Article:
A Weblog Dedicated to the Discussion of the Christian Faith and 21st Century Life

A Weblog Dedicated to the Discussion of the Christian Faith and 21st Century Life
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I do not seek to understand that I may believe, but I believe in order to understand. For this also I believe, –that unless I believed, I should not understand.-- St. Anselm of Canterbury (1033-1109)

Thursday, August 28, 2014

Pastors and Office Hours

I have been saying this for years! Kudos to Joseph Yoo!
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In a recent sermon, Pastor Andy Stanley stated that every church has a gravitational pull to be a church that serves only its members-- a pull to be a church for just insiders. That's because 100 percent of the complaints, suggestions, critiques, and comments come from people who are already there-- already attending the church. The leadership team feels pressure to bend towards a lot of those complaints and suggestions and in turn they become more inwardly focused than outwardly focused. So the church becomes more and more friendly to the "insiders" because we put a lot of effort into meeting the needs of the "insiders." It's easy to ignore the "outsiders"-- those we're trying to reach-- because they have no voice within the walls of the church. And they have no voice, no suggestions, and no complaints because they aren't present.


One way churches continue to force their pastors to bend inwards is their insistence on office hours. Some folks feel that the pastor is not doing her duties if she isn't in her office when they drop by on a whim. As if every pastor should be waiting around in their offices for people to drop on by so they can answer questions about mind-numbing things of the church. (Don't get me wrong, I've had powerful ministry moments when people stop by unannounced. But, in my personal experience, those are far and few in between.)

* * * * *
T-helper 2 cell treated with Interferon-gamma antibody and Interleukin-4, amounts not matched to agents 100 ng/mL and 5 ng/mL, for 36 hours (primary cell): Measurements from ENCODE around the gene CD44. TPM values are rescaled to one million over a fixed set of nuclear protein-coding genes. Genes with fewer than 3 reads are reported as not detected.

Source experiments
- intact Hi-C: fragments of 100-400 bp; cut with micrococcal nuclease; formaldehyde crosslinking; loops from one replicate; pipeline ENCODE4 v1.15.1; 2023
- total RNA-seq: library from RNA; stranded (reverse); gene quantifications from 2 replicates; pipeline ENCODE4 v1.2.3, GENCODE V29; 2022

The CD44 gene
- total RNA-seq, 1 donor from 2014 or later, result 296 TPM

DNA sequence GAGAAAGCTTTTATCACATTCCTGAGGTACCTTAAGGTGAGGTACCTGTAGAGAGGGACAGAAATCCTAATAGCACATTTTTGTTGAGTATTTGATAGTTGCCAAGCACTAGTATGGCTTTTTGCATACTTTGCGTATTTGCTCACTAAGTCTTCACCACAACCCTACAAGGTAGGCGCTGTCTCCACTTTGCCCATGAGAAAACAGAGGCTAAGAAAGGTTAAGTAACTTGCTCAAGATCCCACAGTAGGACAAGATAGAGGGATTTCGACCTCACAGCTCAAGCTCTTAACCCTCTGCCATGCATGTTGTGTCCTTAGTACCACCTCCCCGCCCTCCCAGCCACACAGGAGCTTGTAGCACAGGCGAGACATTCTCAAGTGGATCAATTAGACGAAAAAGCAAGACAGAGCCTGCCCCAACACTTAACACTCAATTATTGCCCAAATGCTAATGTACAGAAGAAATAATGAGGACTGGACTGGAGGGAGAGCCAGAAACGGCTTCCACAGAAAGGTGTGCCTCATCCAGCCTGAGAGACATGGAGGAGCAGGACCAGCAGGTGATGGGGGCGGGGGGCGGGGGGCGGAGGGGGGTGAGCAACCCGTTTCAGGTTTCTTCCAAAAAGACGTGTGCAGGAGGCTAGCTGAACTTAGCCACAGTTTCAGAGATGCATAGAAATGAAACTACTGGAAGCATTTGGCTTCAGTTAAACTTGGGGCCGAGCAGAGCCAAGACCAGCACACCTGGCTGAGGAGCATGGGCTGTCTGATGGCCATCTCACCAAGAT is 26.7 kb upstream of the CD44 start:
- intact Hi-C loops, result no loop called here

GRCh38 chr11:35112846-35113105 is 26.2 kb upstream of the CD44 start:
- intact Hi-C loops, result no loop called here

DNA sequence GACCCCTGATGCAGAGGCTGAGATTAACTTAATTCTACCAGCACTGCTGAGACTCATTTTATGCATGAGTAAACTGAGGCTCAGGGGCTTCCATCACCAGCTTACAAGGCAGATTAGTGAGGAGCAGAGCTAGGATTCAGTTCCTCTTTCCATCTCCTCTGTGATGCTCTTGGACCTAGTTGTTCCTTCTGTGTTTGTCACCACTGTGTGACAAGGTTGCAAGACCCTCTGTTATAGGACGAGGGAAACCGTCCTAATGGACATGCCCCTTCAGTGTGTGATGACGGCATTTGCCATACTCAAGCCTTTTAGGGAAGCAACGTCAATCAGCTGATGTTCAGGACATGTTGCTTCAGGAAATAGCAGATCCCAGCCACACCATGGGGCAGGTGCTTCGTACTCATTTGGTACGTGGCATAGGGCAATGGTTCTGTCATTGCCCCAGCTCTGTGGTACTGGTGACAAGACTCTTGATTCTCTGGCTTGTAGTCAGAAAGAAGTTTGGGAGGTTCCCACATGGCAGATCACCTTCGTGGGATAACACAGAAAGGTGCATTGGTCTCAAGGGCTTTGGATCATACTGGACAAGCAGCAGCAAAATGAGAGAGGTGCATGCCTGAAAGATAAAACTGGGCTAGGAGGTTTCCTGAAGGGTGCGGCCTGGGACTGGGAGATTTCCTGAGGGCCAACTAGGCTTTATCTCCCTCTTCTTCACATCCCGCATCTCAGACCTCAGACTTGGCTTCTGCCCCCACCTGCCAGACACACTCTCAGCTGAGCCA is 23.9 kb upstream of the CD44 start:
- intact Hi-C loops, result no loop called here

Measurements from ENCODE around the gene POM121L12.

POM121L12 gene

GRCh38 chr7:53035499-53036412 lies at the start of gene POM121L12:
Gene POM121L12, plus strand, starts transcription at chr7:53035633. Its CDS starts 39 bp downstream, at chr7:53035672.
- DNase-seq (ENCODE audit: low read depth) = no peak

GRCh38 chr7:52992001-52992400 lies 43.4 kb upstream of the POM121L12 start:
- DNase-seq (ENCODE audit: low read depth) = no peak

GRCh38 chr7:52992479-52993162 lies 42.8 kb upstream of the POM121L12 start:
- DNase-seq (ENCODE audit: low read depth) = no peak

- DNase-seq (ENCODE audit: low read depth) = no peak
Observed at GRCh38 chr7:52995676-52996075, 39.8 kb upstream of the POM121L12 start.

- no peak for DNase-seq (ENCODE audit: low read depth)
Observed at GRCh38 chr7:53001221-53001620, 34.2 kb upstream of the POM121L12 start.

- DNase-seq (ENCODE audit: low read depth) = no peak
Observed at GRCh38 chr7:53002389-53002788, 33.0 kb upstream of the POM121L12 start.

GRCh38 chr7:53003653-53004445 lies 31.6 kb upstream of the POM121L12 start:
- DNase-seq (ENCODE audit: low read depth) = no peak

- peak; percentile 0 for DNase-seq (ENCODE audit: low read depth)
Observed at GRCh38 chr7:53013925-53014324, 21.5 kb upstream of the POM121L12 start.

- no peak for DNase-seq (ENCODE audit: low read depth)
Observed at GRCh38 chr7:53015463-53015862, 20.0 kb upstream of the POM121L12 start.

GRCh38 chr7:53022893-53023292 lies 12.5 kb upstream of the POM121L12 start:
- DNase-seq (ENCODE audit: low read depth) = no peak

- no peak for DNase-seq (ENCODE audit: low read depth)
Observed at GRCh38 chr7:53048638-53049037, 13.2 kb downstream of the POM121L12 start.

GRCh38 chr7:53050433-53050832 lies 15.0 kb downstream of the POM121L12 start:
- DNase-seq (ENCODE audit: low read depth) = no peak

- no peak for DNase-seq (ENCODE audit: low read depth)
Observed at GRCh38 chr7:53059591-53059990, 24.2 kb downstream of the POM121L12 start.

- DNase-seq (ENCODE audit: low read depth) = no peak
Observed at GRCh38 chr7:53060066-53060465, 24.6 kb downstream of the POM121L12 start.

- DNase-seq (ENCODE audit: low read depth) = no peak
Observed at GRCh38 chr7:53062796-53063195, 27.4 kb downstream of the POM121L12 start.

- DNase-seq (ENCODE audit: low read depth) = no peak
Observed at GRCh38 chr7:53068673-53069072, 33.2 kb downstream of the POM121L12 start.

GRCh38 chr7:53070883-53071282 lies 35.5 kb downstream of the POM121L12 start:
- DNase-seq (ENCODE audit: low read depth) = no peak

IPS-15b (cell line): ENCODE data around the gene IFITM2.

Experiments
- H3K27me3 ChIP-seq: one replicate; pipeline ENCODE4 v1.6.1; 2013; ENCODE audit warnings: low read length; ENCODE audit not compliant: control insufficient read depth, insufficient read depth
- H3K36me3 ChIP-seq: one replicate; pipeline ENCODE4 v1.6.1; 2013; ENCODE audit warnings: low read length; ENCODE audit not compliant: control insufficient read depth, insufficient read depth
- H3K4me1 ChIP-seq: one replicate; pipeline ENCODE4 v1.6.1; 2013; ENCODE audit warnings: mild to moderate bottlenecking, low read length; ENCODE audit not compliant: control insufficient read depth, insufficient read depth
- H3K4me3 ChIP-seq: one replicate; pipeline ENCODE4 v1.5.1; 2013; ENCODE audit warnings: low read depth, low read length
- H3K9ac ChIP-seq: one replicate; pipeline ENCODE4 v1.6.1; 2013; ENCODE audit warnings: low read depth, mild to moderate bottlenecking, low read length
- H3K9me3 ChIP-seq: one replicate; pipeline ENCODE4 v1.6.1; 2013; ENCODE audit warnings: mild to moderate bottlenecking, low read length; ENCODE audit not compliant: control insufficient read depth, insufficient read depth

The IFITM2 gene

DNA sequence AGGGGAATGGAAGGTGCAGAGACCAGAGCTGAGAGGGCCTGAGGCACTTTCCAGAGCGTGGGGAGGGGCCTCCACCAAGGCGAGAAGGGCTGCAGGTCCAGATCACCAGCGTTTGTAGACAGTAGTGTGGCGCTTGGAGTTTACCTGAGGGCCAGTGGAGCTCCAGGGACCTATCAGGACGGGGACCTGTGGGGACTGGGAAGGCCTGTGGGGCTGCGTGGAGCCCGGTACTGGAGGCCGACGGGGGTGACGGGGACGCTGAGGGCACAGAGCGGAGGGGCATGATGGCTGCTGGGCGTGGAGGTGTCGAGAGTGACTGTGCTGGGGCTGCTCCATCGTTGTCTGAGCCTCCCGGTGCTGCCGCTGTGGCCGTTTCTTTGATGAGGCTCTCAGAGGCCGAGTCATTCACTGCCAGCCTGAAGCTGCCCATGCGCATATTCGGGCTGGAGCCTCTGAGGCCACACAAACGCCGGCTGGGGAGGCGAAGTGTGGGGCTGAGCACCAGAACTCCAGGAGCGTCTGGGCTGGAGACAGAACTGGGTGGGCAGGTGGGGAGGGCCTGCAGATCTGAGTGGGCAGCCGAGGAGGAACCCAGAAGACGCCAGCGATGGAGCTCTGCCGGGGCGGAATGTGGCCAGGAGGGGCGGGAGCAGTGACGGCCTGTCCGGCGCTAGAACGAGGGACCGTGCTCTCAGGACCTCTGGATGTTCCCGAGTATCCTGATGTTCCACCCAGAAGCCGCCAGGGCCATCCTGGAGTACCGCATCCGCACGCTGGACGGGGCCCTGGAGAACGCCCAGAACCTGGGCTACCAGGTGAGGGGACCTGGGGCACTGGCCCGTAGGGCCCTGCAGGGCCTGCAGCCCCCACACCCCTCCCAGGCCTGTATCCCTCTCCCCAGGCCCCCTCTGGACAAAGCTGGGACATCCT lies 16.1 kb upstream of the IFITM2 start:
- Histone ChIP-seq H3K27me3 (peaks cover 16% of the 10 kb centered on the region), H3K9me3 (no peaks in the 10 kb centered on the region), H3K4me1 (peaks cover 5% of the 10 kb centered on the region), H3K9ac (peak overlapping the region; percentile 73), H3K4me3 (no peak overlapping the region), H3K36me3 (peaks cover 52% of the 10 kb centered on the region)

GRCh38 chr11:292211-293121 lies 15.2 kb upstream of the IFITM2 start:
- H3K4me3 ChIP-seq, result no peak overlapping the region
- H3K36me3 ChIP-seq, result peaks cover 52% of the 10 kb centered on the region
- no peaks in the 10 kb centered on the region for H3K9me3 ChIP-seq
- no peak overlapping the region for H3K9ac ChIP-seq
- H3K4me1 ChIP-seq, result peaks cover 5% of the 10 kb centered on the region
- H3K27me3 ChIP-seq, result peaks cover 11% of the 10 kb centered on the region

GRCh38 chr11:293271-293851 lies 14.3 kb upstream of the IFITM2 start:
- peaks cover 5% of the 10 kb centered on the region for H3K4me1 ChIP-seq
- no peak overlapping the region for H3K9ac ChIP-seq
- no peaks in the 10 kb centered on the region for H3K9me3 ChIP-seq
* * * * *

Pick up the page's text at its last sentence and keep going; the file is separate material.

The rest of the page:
In the age of smartphones and being able to reach pastors almost anywhere (also not the healthiest of things) why do churches feel the need for their pastors to be secluded in a room in a building when life is happening all around the community? Who does that benefit? Who are office hours for, anyway? I'm inclined to think that office hours are more for the already-church members than anyone else. But, serving in a small church, I can go days without seeing anyone in my office.

Whether good or bad, the pastor becomes the biggest representative of the church. The reputation of a church often hangs on the reputation of the pastor. If you truly think your pastor is wonderful, then why are you keeping him in the office and not allowing other people to get to know him?
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You can read Joseph Yoo's entire post, "Pastor's Office Hours: Time to Cut Back?" here.

2 comments:

Danny said...

There is a lot of truth that the church can become very inwardly focused. I've found a number of churches I've been at over the years spend a lot of time talking about reaching out but have very little practical application of reaching out. It can be difficult at times in some churches where even after attending for some time it feels as if the church has a recognized "base" which seems more important than the others attending. Practically most churches recognize something as wrong with this, but functionally it still happens in a great number of churches.

Allan Bevere said...

Danny,

Good point. I have come to the conclusion that a certain percentage of folks in the pews really have no idea what is meant by outreach. What they often suggest as outreach is really more inreach